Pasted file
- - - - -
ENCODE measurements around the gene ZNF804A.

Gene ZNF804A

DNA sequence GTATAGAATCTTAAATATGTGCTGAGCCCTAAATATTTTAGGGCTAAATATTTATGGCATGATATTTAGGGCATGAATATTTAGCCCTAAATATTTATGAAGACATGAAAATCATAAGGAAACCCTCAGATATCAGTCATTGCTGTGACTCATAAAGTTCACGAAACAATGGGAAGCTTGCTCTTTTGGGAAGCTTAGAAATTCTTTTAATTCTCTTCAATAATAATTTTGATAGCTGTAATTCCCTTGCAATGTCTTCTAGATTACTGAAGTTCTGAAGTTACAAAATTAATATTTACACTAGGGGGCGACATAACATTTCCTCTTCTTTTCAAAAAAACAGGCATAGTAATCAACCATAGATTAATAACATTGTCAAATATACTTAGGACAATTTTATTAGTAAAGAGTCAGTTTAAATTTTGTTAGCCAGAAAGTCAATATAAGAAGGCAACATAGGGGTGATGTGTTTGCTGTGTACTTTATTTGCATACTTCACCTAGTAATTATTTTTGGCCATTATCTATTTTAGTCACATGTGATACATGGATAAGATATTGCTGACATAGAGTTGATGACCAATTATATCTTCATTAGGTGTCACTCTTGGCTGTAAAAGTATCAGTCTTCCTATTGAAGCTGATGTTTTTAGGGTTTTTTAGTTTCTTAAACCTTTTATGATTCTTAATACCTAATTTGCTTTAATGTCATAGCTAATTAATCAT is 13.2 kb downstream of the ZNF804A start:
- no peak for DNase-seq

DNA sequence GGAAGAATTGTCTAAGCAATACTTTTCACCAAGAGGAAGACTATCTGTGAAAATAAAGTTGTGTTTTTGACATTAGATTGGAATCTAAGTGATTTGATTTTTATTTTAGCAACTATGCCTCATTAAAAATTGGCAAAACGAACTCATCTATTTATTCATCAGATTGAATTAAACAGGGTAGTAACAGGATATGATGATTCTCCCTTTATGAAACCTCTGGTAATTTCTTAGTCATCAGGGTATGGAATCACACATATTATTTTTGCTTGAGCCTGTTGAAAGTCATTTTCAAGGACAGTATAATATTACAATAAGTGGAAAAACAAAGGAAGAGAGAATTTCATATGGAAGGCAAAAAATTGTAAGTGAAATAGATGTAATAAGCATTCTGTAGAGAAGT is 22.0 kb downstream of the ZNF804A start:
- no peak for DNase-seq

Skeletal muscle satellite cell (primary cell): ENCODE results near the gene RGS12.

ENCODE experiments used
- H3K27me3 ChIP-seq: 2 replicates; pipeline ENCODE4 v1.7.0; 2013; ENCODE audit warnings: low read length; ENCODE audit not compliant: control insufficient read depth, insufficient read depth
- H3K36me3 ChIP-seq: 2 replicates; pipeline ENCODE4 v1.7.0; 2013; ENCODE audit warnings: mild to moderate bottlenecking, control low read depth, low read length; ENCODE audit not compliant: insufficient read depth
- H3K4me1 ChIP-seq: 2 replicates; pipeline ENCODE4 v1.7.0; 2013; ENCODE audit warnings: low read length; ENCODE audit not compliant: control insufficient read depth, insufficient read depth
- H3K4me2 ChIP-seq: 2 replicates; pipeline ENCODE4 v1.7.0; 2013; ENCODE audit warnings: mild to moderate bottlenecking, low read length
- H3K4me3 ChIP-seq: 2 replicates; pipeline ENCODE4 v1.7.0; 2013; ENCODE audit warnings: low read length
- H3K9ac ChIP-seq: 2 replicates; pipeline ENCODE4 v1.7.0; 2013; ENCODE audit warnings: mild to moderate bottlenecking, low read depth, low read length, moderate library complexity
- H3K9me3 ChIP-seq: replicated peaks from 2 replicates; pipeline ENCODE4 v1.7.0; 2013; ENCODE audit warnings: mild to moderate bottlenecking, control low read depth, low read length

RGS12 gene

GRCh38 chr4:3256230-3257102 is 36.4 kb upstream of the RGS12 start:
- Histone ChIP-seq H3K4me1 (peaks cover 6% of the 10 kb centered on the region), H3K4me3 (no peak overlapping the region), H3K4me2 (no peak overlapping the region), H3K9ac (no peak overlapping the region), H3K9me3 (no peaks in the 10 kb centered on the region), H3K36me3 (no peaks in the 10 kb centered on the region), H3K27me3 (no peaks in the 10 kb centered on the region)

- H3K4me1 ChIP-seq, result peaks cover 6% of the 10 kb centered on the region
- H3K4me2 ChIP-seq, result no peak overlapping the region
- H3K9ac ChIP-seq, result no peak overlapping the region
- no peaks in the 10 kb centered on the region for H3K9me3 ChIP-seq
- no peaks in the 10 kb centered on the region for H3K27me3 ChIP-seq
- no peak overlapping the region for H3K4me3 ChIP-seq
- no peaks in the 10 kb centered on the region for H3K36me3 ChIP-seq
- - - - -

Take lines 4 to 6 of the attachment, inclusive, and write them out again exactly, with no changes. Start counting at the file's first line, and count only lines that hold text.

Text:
- no peak for DNase-seq

DNA sequence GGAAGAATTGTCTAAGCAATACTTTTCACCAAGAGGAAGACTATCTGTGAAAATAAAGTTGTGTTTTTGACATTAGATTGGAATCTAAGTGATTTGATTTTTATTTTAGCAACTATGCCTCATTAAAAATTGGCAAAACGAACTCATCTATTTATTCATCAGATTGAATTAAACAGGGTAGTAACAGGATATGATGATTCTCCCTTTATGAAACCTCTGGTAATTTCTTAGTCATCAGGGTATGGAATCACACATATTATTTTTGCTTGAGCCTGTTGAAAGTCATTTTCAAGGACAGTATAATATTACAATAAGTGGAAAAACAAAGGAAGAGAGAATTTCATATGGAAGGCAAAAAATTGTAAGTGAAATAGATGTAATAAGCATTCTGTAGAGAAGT is 22.0 kb downstream of the ZNF804A start:
- no peak for DNase-seq